Anti-Money Laundering regulations set out many ways that businesses (both financial and non-financial) should monitor for and protect against potential money laundering activities. Conducting checks and due diligence for new and existing customers is a vital part of this. Customers can be businesses as well as individuals, and this is where Know Your Business (KYB) regulations come in.
What is Know Your Business (KYB)
Know Your Business (KYB) refers to the due diligence review of a business that a company is dealing with. AML regulations require that checks are carried out on any potential business customer to establish its identity and authenticity. This is to help prevent money laundering or terrorist financing activities.
What is the difference between KYB and KYC?
Know Your Business (KYB) and Know Your Customer (KYC) procedures have much in common. They share the main objective of following AML regulations to make financial transactions safer and prevent money laundering activities. The difference between them is in the type of customers that a company is dealing with.
KYC regulations and procedures are appropriate when the customer or consumer is a named individual. KYB regulations have been developed additionally to deal with cases where the customer is any type of business or corporate entity. Any company offering B2B services will find itself using these KYB regulations.
KYB requirements are described in national AML regulations. In Europe, this is the Anti-Money Laundering Directive (AMLD). This was first released in 1991 and has undergone several amendments, most recently with the sixth directive (6AMLD) in June 2020. Early regulations had many gaps, including with the identification of the ultimate owners of companies.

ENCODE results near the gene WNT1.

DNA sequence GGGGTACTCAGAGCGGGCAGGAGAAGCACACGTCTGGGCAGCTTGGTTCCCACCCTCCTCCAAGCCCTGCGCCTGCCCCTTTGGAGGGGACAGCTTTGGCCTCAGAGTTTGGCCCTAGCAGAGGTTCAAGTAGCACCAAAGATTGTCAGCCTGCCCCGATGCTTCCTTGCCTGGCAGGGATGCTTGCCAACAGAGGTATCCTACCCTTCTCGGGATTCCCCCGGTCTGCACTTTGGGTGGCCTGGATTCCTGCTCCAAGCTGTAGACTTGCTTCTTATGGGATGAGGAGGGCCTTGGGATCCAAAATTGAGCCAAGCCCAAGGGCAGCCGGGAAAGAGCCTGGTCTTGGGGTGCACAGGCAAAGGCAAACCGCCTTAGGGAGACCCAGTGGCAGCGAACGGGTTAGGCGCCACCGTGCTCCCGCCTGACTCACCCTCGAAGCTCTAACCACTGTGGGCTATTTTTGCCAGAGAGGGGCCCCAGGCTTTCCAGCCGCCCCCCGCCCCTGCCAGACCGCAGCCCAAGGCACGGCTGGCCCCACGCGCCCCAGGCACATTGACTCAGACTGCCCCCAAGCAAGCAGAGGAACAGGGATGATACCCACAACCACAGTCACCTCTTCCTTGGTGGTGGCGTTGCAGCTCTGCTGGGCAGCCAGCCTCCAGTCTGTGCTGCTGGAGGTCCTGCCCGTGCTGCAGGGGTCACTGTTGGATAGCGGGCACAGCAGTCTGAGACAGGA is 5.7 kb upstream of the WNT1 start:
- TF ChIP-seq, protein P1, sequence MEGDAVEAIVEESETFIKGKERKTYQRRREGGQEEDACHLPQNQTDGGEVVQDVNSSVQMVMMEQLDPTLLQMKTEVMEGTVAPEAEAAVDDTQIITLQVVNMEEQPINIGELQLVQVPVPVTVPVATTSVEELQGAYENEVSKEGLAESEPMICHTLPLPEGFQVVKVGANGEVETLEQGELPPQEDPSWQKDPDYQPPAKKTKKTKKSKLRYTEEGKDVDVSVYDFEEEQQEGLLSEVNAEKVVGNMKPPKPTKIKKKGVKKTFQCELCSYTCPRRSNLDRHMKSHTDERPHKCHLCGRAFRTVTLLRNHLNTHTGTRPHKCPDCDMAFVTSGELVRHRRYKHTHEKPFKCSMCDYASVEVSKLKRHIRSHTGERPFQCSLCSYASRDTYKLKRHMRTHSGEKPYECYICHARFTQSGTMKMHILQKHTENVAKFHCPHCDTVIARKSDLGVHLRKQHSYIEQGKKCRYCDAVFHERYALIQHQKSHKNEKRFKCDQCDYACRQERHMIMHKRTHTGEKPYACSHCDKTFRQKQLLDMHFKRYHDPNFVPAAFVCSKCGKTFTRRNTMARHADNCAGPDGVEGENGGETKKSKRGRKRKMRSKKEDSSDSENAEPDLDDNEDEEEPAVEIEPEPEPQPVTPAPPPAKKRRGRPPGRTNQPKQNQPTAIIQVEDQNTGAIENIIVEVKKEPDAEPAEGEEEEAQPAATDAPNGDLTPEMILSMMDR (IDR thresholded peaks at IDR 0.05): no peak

Treatment was significantly updated in the fourth and fifth directives (4AMLD and 5AMLD), released in 2017 and 2020. This followed similar KYB updates to US regulations in 2016. New regulations were introduced for establishing and making publicly available ultimate beneficial owner (UBO) information.
What are KYB procedures?
The main focus of KYB is to establish the identity and ownership of the company being dealt with. Is it a legitimate company or just a shell company? This will reveal who is benefitting from the financial activities of the business.
KYB checks should identify the ultimate owner of the company and any major shareholders. Details checked and reported should include business addresses, business licenses and registrations, and identification documents of the ultimate business owners. Businesses and individuals should be checked against sanction and Politically Exposed Persons (PEP) lists.
These KYB checks could include using the institution's own sources, government registries, publicly available sources and datasets, and information provided by the customer. Many of the KYB processes and checks these days are digital.
Initial checks when starting a new relationship are important, but so is ongoing monitoring as the relationship develops. Transactions should be monitored, just as under KYC, with unusual or high-volume transactions flagged.